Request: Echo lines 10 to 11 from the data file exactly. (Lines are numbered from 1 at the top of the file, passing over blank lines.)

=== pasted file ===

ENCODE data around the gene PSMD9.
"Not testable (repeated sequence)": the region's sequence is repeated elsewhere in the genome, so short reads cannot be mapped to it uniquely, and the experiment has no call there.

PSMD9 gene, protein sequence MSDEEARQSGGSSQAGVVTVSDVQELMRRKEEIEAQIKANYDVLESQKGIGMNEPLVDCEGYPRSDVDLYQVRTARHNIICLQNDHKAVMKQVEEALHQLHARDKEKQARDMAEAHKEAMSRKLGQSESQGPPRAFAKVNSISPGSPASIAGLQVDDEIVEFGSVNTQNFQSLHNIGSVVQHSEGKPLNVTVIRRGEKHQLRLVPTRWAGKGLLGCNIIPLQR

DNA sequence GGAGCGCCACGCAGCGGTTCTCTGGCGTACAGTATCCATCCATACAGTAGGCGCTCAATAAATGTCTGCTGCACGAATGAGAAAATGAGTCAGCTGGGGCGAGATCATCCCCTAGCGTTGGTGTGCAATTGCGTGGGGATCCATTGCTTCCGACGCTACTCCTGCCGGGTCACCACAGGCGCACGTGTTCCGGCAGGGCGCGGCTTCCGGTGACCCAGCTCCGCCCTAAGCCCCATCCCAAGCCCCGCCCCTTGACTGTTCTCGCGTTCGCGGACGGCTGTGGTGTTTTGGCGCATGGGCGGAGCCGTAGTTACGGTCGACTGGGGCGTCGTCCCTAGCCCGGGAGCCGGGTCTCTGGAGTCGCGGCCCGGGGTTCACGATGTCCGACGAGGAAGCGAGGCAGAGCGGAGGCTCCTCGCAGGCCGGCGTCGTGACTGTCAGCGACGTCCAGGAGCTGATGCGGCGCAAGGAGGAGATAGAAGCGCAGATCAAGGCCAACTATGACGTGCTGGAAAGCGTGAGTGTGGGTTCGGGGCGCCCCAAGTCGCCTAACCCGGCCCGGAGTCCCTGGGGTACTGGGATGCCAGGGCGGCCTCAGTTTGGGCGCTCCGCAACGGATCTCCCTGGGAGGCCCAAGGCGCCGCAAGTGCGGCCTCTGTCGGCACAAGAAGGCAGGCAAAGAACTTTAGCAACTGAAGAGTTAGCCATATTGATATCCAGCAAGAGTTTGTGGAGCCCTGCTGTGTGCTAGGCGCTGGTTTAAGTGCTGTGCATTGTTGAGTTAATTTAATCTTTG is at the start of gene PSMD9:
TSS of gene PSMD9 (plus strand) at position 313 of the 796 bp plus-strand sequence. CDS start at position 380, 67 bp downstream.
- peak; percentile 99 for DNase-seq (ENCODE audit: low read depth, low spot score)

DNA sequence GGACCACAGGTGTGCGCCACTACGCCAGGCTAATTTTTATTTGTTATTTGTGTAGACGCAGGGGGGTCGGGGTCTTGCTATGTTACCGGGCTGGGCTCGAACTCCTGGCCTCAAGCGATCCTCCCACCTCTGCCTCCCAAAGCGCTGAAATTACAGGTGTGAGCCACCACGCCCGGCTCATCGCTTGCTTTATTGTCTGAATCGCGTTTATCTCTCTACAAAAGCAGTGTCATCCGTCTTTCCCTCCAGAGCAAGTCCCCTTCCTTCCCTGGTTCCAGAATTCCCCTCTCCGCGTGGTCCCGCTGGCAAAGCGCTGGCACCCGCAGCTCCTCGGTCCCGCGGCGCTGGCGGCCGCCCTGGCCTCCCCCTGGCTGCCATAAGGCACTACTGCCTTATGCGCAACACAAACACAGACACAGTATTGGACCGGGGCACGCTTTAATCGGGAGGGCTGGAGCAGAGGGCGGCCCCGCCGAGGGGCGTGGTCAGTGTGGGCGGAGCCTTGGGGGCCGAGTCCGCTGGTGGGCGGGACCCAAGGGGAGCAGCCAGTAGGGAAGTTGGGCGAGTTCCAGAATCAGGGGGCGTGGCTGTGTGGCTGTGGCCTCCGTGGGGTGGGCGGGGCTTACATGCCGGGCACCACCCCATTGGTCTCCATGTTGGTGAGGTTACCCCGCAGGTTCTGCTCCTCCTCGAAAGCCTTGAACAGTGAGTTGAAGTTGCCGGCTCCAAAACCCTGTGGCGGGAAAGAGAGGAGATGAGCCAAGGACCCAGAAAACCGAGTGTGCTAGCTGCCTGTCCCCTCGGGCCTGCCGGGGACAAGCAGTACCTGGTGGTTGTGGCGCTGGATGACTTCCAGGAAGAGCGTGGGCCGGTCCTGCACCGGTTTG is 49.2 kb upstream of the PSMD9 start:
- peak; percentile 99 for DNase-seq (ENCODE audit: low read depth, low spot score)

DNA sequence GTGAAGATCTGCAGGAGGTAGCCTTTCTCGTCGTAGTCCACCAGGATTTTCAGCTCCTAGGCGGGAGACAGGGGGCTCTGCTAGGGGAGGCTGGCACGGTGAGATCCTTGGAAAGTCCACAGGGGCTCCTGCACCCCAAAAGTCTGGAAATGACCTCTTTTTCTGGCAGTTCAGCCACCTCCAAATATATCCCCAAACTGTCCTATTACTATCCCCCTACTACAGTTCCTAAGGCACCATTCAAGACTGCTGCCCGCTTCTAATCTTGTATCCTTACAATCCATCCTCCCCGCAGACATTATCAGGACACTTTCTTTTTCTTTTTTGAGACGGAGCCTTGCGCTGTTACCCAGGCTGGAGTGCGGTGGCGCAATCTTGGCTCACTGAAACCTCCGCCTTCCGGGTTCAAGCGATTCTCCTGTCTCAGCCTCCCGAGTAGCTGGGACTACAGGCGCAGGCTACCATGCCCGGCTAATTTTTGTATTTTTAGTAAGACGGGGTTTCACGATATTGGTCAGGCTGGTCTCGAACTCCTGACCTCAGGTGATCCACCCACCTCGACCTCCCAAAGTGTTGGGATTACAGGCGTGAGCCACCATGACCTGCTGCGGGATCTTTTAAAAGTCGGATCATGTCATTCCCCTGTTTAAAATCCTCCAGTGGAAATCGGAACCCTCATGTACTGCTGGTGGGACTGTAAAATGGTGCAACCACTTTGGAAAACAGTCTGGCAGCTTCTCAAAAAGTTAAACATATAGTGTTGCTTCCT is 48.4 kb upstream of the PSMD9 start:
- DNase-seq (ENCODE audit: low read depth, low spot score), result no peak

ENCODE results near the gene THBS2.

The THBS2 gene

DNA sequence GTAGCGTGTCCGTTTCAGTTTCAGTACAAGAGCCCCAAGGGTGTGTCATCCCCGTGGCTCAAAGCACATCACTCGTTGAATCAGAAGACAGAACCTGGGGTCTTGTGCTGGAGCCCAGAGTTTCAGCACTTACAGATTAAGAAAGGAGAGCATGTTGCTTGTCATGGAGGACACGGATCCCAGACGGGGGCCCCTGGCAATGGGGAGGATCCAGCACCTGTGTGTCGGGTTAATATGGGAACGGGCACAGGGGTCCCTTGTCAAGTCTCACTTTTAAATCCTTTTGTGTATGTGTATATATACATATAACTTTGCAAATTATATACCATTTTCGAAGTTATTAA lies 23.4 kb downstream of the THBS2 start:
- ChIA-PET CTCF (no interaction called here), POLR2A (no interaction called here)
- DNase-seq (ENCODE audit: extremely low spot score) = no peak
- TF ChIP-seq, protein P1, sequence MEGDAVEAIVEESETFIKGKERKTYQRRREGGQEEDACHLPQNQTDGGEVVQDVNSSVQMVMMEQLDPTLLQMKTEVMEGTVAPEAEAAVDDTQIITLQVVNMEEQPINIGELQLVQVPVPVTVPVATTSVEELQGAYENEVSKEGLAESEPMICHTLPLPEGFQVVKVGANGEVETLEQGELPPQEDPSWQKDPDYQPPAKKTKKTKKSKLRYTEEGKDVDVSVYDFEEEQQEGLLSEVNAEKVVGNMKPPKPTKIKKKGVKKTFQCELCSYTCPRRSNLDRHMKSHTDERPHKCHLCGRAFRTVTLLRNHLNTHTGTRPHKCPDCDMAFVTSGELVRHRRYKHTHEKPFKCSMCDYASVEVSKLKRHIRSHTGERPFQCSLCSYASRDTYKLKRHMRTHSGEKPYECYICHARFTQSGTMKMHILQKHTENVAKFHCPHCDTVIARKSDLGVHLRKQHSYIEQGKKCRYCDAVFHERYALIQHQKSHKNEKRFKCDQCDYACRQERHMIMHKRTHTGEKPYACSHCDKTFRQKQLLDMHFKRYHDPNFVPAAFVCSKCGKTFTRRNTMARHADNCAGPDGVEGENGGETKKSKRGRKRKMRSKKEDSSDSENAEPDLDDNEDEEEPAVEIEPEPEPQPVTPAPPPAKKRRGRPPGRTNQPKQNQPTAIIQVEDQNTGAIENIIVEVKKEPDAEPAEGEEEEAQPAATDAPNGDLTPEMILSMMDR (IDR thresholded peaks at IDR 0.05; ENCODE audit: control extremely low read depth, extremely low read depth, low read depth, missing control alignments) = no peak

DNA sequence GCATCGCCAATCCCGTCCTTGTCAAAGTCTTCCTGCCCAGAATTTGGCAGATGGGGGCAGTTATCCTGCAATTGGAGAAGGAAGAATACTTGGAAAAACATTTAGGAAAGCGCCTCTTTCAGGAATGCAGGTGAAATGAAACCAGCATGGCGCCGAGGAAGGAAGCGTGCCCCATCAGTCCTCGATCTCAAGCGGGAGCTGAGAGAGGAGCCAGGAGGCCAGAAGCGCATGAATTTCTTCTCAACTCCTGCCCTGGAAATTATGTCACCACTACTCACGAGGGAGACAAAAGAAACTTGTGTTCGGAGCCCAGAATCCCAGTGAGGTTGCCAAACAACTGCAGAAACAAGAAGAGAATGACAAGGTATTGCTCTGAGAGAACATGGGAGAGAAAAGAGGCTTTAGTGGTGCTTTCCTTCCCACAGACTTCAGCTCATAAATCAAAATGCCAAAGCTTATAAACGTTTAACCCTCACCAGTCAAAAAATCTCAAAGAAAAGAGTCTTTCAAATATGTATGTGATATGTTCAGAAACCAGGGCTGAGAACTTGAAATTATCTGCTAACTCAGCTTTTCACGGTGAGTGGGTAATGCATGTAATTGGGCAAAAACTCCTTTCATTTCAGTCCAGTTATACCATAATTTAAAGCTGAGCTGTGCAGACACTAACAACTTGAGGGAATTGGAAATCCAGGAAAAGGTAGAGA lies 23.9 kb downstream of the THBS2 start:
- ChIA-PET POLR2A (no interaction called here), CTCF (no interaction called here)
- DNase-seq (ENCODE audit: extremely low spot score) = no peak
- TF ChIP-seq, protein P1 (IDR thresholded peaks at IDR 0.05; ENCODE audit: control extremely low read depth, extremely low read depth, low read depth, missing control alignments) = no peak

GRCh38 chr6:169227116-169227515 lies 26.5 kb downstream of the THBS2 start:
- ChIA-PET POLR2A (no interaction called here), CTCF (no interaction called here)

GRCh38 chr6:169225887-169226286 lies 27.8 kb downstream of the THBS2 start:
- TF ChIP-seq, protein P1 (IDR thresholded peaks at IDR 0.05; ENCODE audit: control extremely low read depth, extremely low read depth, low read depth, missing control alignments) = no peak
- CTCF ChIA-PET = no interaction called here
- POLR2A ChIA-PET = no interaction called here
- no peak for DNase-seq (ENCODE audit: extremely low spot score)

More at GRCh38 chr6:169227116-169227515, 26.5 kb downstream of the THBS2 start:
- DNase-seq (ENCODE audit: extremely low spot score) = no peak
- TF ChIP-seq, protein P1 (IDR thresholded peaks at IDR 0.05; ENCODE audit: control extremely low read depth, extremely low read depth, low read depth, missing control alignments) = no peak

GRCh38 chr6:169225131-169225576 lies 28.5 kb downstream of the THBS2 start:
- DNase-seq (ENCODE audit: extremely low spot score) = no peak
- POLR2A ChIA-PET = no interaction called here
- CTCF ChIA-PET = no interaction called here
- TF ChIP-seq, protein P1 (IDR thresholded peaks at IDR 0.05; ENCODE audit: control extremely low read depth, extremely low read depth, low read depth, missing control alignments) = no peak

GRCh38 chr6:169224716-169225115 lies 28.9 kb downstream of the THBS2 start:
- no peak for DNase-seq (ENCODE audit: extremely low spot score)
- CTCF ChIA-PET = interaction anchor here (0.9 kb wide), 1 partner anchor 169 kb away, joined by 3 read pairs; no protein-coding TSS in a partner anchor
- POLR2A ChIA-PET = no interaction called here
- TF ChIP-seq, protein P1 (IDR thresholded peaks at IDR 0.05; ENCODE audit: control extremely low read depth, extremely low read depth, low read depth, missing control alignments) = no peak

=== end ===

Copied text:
- DNase-seq (ENCODE audit: low read depth, low spot score), result no peak

ENCODE results near the gene THBS2.